It’s that time of year again. The days are getting longer, the weather is getting warmer and the runners and cyclists are getting restless-er. However, a word to all wise dog owners – make sure your pet does not follow suit and, following a lazy winter of prolonged naps and indoor play, become caught up in the spring fever and use all of his pent up energy to harass – or worse, injure – an innocent passer-by.

New York law imposes a high standard on dog owners, particularly owners of dogs that have ever shown “vicious propensities,” (legalese for prior displays of mean, unruly and aggressive behavior.) As a dedicated marathoner, I must say I am glad the law seeks to hold pet owners responsible for misdeeds, yet as a former and likely future dog owner, I recognize the necessity for understanding the basics of New York’s dog owner liability doctrine to avoid legal entanglements.

In brief, under New York law a dog owner is potentially liable for injuries his dog causes to another person if (1) the owner is aware his dog has displayed vicious propensities in the past or (2) the owner fails to properly restrain the dog on the owner’s property or use a leash when transporting the dog off the property, (i.e. when walking the dog.)

Under ways-you-may-be-liable for your dog’s delinquency #1, the law will impose liability on you if you have seen your dog act aggressively in the past but have failed to take any corrective action, (such as enrolling your pet in doggie obedience school or building a really high fence.) New York courts have defined “vicious propensity” as “a natural inclination or habitual tendency to act in a manner that might endanger the person or property of others.” In English that means your dog has displayed threatening or aggressive behavior, such as growling, snapping or baring its teeth, in the past. Thus, should you become aware of your dog’s “propensity” toward aggression, heed the warning and take action now to avoid any problems in the future.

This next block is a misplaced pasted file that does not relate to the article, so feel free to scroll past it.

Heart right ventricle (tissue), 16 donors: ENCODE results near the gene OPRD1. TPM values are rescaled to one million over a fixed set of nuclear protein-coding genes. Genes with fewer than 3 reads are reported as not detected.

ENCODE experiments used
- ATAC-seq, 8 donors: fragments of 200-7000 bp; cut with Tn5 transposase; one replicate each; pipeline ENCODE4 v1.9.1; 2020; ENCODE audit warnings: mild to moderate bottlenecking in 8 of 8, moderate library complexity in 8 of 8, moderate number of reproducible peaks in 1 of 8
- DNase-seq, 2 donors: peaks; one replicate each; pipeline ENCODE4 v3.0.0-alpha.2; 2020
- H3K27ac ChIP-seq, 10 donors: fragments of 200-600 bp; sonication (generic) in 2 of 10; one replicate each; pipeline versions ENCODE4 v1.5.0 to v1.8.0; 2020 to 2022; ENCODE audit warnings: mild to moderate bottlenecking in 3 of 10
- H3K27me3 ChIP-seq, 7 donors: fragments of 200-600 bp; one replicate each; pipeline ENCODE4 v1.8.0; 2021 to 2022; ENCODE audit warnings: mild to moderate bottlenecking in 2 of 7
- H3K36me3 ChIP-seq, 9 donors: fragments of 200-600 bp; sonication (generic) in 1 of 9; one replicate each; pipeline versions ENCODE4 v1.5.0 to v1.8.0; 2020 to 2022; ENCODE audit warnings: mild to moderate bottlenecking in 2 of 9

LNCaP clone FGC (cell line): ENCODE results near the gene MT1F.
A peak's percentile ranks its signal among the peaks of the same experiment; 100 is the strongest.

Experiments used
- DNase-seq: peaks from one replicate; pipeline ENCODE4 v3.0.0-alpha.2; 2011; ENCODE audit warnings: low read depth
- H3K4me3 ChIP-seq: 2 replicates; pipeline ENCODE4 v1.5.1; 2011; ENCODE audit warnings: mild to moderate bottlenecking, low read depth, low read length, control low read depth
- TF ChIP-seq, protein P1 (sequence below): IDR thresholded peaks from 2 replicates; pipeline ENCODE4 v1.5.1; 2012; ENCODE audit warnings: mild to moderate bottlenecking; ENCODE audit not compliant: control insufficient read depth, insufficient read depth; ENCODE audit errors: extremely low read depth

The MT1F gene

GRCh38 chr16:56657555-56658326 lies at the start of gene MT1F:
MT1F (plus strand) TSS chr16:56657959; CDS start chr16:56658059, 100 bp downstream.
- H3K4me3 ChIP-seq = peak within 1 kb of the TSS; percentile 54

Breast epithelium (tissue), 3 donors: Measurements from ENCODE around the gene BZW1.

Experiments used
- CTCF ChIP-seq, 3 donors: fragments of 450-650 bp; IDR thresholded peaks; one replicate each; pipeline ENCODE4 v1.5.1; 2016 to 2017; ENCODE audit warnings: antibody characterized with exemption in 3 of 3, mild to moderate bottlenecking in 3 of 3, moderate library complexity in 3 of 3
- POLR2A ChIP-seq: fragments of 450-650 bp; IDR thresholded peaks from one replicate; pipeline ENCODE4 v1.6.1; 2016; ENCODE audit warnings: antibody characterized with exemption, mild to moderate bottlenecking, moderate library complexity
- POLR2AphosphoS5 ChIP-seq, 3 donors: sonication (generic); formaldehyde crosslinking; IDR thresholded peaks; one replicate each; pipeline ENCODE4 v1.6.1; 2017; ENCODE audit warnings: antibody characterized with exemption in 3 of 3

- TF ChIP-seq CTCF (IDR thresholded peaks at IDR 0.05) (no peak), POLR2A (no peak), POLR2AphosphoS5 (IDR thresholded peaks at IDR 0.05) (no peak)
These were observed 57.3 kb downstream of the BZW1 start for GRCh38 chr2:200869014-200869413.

Reasons-you-may-get-hauled-into-court-on-a-count-of-your-mutt #2 is much more straightforward. If your municipality has a leash law (as most do,) follow it. If your dogs frequently goes astray, erect a fence or build a doghouse or chain ‘em up or do something else to keep your pooch off the loose. I came across some information on a website devoted solely to dog-owner liability: www.dogbitelaw.com.

Specifically, I learned some decent tips for how to handle yourself if your dog attacks someone:

  • Stay calm. Don’t argue. Don’t accuse. Be nice to the victim.
  • Make sure the victim gets medical attention. Take him or her to the hospital or to a doctor. Be considerate.
  • Whether or not you have insurance, if you have any money or credit at all, you should offer to pay for the victim’s medical bills.
  • Take steps to protect others from your dog.
  • Obtain the name, address and phone number of every witness.

I also found the following statistical from the website to be very interesting and informative:


  • The death count in 2007-2008: There have been two fatal dog attacks in the United States 2008 and 31 in 2007.
  • The deadliest states: (8), Georgia (4), Tennessee (three), and Illinois (three).

The general rule with respect to dog liability is the same as it is with nearly every other situation — when in doubt, take extra precautions. There really is some truth to the old cliche saying, “You are always better safe than sorry.” And with that I need to head out for a run.

Thanks for reading,

Christina M. Bruner, Esq.